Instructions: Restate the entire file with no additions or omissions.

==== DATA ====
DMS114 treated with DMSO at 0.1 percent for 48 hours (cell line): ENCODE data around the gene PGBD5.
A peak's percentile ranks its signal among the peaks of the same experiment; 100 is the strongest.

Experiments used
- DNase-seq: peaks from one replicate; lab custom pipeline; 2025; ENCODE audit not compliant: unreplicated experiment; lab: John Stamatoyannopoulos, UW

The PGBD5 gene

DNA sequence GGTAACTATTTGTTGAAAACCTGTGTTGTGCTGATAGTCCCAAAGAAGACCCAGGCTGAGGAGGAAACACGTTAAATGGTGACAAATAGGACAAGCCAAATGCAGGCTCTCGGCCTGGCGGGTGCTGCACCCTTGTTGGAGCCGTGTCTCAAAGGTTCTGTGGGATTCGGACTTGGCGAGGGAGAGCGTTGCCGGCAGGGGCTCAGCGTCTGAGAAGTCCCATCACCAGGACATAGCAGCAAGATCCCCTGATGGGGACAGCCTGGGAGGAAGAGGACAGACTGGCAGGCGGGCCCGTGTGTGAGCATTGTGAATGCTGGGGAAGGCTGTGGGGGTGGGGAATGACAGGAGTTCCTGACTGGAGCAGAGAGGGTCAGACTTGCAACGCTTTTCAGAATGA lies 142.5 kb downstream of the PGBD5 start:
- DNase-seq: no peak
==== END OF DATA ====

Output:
DMS114 treated with DMSO at 0.1 percent for 48 hours (cell line): ENCODE data around the gene PGBD5.
A peak's percentile ranks its signal among the peaks of the same experiment; 100 is the strongest.

Experiments used
- DNase-seq: peaks from one replicate; lab custom pipeline; 2025; ENCODE audit not compliant: unreplicated experiment; lab: John Stamatoyannopoulos, UW

The PGBD5 gene

DNA sequence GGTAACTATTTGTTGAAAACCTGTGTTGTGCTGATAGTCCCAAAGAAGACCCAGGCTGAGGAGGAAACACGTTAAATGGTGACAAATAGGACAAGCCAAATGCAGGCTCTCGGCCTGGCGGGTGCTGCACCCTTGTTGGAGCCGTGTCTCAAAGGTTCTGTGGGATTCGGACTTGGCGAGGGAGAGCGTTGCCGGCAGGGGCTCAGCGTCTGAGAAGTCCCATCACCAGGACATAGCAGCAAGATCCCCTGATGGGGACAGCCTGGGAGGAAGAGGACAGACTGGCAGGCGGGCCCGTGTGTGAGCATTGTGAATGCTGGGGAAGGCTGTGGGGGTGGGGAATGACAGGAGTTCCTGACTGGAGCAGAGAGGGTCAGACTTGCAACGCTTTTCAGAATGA lies 142.5 kb downstream of the PGBD5 start:
- DNase-seq: no peak